Award Winning Author Winnie Griggs

 

 

 

 

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Excerpt from A Matter of Trust

A Matter of Trust

Northeast Texas
May, 1892

"The preacher's cat is an elegant cat."

"The preacher's cat is a frightened cat."

"The preacher's cat is a gregarious cat."

"Gregarious." Toby drew the word out as he stretched the band on his slingshot. "What does that mean, Ma?"

Lucy Ames smiled down at the boy walking beside her. The Preacher's Cat was a favorite game of Toby's. He collected new words like other six year olds collected rocks and bugs.

"It means to be sociable, to want to be part of a group of other folk rather than off by yourself all the time." Lucy pointed to the floppy-eared dog capering along beside them. "For example, Jasper here is very gregarious, but Mustard, for all his skills as a mouser, isn't."

"Oh."

Lucy watched him mentally file away her definition. Her sweet, curious, intelligent little boy, so precious to her. Now that her mother was gone, he was all she had in her life that truly mattered.

Her smile faltered at that reminder, and she pressed a hand lightly against her bodice, comforted by the feel of her mother's locket, cool against her skin. Then she hitched her shoulder, shifting the weight of the basket she carried. It was a beautiful day, tranquil here in the dappled shade of the woods, and they had an afternoon of picnicking and berry picking ahead of them. Time to concentrate on her blessings, not her losses.

She stepped over a knobby root and paused while Toby and Jasper studied a large beetle lumbering up the side of a hickory tree. There was no need to hurry, no sense of urgency. After all, the walk was as much a part of the outing as the destination. They'd been strolling along this leaf-carpeted trail through the woods for about thirty minutes, and the creek crossing was just past the bit of heavy brush up ahead. Some of the choicest blackberries in the county grew there.

Once they'd picked enough for Lucy to make a cobbler or two, Toby's favorite treat, they'd eat the picnic lunch she'd packed. Afterwards, they could wiggle their toes in the creek, or look for cloud pictures, or-

A noisy commotion from somewhere up ahead caught her attention. At the same time, Toby reached for her hand. "Ma," he whispered. "What's that?"

"I'm not sure." Lucy gave his hand a comforting squeeze as she tried to interpret the sounds. Was that a horse's high-pitched whinny? The confusing sounds seemed to come from the clearing at the creek crossing, just beyond that bit of brush.

Putting a finger to her lips, Lucy reached into her skirt pocket, drawing courage from the feel of the pistol and two bullets hidden there. Ever since a rabid dog attacked the Conners boy in these woods a year ago, she'd made sure she could defend herself and Toby when they went out, even if they were only going berry picking.

She motioned for Toby to take hold of Jasper and stay put. After silently praying and loading the gun, she eased over to where she could see past the brush to what was causing all the fuss.

Merciful heavens! Roy and Vern Jefferson were beating the tar out of a man she'd never seen before.

She cringed at the viciousness of the no-holds-barred fight. Even though he was outnumbered, the fast moving stranger fought back with amazing agility. Then Vern picked up a fist-sized rock and hit the stranger on the head.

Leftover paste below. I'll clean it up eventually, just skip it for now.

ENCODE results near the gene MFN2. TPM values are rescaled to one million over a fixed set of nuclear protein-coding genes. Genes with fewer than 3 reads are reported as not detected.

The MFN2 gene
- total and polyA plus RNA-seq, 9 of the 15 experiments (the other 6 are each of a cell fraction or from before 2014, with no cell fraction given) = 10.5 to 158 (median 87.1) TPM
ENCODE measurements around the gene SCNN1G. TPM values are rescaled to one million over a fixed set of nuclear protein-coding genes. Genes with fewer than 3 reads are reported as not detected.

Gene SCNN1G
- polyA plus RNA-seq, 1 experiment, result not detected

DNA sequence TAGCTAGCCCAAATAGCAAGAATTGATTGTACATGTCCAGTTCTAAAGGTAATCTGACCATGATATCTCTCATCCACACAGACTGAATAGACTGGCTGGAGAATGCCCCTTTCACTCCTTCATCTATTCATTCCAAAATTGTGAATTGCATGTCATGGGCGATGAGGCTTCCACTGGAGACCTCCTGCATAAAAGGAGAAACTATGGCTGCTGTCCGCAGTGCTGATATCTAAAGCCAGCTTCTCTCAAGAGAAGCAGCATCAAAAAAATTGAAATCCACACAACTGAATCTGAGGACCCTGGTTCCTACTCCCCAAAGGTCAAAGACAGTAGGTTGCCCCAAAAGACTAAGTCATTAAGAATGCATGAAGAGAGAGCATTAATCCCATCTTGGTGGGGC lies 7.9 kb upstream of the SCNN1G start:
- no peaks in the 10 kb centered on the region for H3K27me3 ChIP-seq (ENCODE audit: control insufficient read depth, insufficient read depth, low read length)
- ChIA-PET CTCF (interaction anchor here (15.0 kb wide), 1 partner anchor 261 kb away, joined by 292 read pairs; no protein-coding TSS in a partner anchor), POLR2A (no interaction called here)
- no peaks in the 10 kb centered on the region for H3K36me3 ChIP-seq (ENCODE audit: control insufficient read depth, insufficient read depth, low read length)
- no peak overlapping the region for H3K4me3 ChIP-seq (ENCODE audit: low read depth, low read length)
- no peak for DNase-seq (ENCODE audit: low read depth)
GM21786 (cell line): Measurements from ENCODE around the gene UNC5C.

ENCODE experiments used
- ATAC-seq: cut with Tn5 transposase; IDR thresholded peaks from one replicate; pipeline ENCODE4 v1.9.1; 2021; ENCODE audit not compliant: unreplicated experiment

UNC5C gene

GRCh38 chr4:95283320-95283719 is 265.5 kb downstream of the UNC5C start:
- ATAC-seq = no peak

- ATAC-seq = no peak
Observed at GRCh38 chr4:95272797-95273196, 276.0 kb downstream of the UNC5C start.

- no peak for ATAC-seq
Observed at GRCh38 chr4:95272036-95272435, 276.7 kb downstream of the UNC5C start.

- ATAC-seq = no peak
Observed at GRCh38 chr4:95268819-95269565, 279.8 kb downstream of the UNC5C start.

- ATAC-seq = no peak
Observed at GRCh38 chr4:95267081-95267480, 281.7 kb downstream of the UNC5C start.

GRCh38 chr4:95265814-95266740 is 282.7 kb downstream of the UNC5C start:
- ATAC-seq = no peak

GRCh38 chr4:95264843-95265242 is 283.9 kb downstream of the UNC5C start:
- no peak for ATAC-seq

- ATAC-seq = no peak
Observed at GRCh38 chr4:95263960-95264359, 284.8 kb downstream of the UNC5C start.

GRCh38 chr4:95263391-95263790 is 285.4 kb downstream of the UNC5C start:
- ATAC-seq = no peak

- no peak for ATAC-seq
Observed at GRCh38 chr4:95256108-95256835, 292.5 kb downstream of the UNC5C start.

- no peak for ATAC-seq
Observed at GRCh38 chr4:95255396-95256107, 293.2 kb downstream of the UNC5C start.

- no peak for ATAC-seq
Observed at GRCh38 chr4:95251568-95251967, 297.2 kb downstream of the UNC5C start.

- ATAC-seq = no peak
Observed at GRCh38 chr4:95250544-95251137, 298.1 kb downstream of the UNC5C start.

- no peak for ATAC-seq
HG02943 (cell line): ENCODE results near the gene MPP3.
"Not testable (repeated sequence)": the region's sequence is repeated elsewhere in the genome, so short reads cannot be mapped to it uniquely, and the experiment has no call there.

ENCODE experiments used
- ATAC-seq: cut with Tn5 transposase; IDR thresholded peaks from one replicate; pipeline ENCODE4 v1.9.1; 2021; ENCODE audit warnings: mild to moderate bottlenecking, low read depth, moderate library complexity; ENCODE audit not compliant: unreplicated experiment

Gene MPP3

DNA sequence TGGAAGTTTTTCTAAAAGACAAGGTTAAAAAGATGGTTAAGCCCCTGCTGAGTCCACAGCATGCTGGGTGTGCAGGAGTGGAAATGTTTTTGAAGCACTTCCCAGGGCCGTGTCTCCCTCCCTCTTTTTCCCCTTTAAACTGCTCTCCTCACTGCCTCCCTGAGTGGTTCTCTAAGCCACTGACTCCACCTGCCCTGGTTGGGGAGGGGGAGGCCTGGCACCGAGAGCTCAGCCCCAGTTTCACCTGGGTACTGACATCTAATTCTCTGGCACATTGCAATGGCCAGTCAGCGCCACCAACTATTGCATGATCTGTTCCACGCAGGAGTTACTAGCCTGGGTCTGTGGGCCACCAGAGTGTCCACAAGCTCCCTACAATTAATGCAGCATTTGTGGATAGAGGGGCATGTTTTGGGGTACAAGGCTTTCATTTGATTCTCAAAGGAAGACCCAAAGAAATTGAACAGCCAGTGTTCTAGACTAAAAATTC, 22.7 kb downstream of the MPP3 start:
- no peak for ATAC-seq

Lucy swallowed her cry of protest and scooted back to Toby.

This wasn't her fight. She had no idea what it was about. For all she knew, the stranger could be as rotten as the Jeffersons. And there was Toby to consider. If she got involved and it turned against her, she'd be putting him in danger, too. The smart thing would be to keep hidden until the Jeffersons left, and then do what she could to help their victim.

But heaven help that stranger. Those brutes enjoyed hurting others. They weren't likely to let up until he lay unconscious. Or worse.

She couldn't just sit here and do nothing. Surely, with her gun and a bit of bluster, she could run them off. They might be meaner than a sack of rattlers, but they were cowards who'd run at the first hint they'd lost the upper hand.

Dear Father, please give me the courage to do what is needed here.

"Keep a tight hold on Jasper and stay here," she whispered to Toby. "Stay very quiet, and don't dare show yourself until I tell you it's clear. No matter what. Do you understand?"

Looking at her with wide, frightened eyes, he nodded.

"Don't worry." She tousled his hair again. "I'll be all right."

As Lucy moved away, her smile vanished. Inching forward, she took another peek into the clearing. The stranger lay on the ground, belly down and unmoving. Roy and Vern stood nearby, rifling through his saddlebags.

Now that changed matters considerably. Lucy slipped further back into the cover of the brush. She might intervene to save a life, but not property. No, she'd wait until they took whatever they wanted and left. Thank goodness she wouldn't have to-

Lucy stiffened as the stranger stirred and pushed himself up. She watched, open-mouthed, as he launched into Roy.

Some of Lucy's sympathy evaporated as she silently fumed at his recklessness. Why couldn't the fool just play possum until they rode off? Surely nothing in that saddlebag was worth dying for.

The injured stranger's bravado proved no match for the bullies. Vern grabbed him from behind, pinning his arms. Roy, with a vengeful smile, punched the stranger in the gut. Then he pulled his fist back for another blow.

She didn't dare wait longer. Offering up a silent prayer, and ignoring the nervous churning in her stomach, Lucy stepped into the open, pistol leveled.

 

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